We all need a little inspiration. When you make something, you are producing output: a physical object or idea that draws on your inner well of creativity. And just like any set of reserves, overtapping the well can leave you with diminished resources. When that happens, the single best way to restock your inspiration stores is to simply experience other people being creative. Books are great, and listening to your favorite music is always energizing, but sometimes, the best thing to do is simply watch other people make stuff. Like, on an episode of TV.
Sure, there's an entire channel that's supposedly about “DIY”ing, but mostly, it's about the relationship drama between people doing home improvement projects. So, I thought I'd share some of my go-to series for when I'm looking for a little inspiration.
1. Raw Craft
This web series, hosted by Anthony Bourdain, visits the studios and workshops of dedicated craftspeople who make bespoke, high end products. It's funded by whisky distillery the Balvenie, who, no doubt, would like for you to see their product in the same light as the things created by these makers.
Sponsored or not, it's a good show, and the shorter web format is exactly right for this sort of stuff. The people are interesting, and it's aware that it toes the line of the precious, artisanal movement, but never crosses it. If you like to watch creative processes, the series is about as good as it gets.
2. Mind of a Chef
Yes, it's about food, but I think this is the single best series to explore the creative process. Ever. The chefs featured here are all outstanding in their field, and you get to watch how much research, resources, and inspiration goes into assembling a composed dish. Most importantly, you get to watch those at the top continue to push themselves to develop in their discipline and try new things. It doesn't teach you how to cook, it teaches you how to grow.
3. Abstract: The Art of Design
This original Netflix series explores how designers communicate complex concepts through tangible objects. Through a variety of disciplines – illustration, automobile design, photography, architecture, fashion, etc – the series explores how abstraction, in particular, helps to clarify the intended message.
Watch It: Streaming on Netflix
4. The Woodwright's Shop
With Norm and his New Yankee Workshop retired (they lost their underwriters), this is PBS's last great woodworking show. It's pretty much the opposite of a series like Mind of a Chef – there's no editing, no talking heads, and the whole thing is filmed in real time. The projects get as far as they get in the time allotted, and if there's a mistake, it's shown. (Host Roy Underhill, dealing with sharp chisels and handplanes, cuts himself from time to time and bleeds on the materials.) It's a relic of an older era of public television, but the information is good, and after 37 seasons, you gotta respect the guy. You'll learn a lot.
5. Food Jammers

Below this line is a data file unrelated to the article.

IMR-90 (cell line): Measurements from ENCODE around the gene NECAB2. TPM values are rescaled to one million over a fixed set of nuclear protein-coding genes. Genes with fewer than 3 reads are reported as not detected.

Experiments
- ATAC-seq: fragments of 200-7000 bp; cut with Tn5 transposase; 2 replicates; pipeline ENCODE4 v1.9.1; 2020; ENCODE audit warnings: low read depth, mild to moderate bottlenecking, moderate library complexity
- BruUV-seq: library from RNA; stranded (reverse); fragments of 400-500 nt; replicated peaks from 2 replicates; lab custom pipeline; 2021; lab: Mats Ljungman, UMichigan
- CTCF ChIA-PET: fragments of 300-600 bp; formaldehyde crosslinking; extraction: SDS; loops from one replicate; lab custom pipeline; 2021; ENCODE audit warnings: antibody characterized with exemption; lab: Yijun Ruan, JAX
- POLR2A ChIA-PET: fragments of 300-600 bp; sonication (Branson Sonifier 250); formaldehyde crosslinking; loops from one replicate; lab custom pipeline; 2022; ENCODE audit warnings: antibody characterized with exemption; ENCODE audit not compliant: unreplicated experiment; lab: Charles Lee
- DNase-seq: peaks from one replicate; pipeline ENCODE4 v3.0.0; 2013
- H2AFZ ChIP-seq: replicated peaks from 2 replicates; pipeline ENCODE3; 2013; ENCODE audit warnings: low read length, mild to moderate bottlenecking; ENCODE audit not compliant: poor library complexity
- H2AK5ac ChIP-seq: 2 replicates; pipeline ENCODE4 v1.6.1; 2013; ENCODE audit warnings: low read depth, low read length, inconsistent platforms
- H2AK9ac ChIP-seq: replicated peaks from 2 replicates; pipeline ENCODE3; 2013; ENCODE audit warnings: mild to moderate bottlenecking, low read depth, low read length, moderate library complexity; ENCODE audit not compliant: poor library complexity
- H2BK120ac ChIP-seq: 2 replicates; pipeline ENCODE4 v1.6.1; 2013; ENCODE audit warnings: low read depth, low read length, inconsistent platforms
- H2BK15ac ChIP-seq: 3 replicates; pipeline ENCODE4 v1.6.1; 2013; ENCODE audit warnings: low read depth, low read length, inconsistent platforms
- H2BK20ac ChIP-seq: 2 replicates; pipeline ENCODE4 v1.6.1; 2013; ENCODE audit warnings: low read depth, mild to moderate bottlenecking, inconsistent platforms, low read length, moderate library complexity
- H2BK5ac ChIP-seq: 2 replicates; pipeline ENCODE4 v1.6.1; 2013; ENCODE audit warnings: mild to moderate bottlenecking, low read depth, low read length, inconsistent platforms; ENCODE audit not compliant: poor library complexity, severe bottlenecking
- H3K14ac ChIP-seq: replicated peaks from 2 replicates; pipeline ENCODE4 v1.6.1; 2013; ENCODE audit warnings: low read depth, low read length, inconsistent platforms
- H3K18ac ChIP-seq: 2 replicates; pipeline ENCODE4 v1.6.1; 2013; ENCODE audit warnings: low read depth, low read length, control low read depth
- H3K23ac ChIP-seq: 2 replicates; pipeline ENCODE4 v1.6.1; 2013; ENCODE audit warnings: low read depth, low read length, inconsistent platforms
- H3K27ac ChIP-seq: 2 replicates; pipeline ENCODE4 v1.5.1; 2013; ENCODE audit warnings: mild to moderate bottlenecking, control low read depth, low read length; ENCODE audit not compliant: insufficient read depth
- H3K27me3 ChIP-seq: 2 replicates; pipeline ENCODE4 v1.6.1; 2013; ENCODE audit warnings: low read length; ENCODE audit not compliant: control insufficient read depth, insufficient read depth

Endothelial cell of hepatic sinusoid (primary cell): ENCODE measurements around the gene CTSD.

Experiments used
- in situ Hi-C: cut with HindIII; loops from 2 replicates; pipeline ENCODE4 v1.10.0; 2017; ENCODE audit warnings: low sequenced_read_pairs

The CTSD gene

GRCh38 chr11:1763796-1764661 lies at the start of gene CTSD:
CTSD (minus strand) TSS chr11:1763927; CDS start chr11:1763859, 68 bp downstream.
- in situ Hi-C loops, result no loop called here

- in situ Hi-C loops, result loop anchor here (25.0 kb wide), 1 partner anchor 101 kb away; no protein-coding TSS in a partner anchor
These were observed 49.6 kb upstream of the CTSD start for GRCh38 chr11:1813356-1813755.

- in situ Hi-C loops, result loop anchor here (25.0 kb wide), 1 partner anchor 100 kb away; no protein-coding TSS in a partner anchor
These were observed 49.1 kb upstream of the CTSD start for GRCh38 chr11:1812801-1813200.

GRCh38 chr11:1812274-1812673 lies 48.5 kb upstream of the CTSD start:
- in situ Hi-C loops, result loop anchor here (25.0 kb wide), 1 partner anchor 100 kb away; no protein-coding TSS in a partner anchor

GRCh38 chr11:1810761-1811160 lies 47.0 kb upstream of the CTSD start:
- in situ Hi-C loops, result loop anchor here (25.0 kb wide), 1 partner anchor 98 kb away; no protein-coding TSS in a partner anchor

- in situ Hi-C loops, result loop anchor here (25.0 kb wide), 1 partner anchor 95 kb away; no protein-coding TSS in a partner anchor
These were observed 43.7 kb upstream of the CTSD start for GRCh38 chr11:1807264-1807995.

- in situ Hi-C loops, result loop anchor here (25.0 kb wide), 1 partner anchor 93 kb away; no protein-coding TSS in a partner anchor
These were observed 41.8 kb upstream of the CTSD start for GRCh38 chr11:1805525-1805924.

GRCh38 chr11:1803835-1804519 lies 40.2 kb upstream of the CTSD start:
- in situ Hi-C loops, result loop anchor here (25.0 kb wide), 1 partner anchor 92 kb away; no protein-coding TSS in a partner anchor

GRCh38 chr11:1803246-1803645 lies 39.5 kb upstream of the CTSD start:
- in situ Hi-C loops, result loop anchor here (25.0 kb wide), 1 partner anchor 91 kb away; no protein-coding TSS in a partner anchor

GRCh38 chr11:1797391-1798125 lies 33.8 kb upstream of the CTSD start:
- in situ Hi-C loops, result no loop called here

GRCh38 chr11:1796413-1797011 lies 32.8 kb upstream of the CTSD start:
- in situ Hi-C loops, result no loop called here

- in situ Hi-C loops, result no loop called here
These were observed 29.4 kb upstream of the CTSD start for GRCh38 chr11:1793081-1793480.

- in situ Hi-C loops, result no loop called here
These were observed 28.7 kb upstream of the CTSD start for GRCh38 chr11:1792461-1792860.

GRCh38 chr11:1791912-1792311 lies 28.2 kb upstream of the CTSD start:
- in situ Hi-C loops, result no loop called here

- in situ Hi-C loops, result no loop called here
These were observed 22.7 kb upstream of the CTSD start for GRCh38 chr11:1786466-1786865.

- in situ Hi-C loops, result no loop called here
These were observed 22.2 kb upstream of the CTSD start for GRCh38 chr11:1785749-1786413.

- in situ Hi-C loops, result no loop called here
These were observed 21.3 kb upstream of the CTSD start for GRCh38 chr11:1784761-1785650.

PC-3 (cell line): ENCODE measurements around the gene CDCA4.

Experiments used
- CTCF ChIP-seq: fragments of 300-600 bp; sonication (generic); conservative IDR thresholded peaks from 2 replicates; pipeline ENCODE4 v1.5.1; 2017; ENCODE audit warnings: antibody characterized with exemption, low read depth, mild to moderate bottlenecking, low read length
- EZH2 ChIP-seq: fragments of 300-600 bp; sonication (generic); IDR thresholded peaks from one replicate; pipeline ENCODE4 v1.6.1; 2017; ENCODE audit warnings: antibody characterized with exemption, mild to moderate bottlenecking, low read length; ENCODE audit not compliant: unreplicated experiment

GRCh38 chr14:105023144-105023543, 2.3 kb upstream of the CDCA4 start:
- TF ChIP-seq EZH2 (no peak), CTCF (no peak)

Produced for the Canadian food channel in the mid 00s, ostensibly, this is about food, but it's not. Rather, it's a Bert and Ernie meets Instructables exploration of learning about the things that make food, including a pasta press from a car jack, an entire refrigerator for fermentation, and an ATM machine that assembles tacos to orders. Most importantly, the process is all there, and, in order to create each episode's narrative, they show the failures, mistakes, and fixes that go into making each project work.
Watch It: Some generous soul has uploaded all the episodes to YouTube
6. Hammered/Dirty Money/ Trash to Cash
Jimmy DiResta is one of YouTube's most successful makers, but prior to just DIYing the video side as well, he and his comedian brother worked for traditional television production companies and had a series of similar TV shows about making stuff (Jimmy) and wise cracking (John). Hammered, the purest of the three, aired on HGTV in 2006-07, and was actually a pretty big inspiration for me to get into the work that led to creating ManMade.
Watch It: A selection of all three shows are on YouTube
7. Highland Woodworker
An interview/exploration series that describes itself as “a magazine show that would focus on the people and their inspirations behind woodworking projects.” The show is produced with Atlanta-based working supply company, Highland Woodworking. There are six seasons, and the final episode was just released. If you a true wood nerd, it's informative. Skip around and find the segments that interest you, and take away what you can.
Watch It: TheHighlandWoodworker.com
8. Good Eats
It's like Mythbusters, but you can eat it. Most folks will know this one, but, since it's now more than fifteen years old, Food Network has put most of the episodes online as individual segments. (There are some rather long ads, but it's better than nothing.) If you're looking to cook something new for the first time, there's probably a Good Eats episode about it, and that's a great place to start.
Watch It: Good Eats on FoodNetwork.com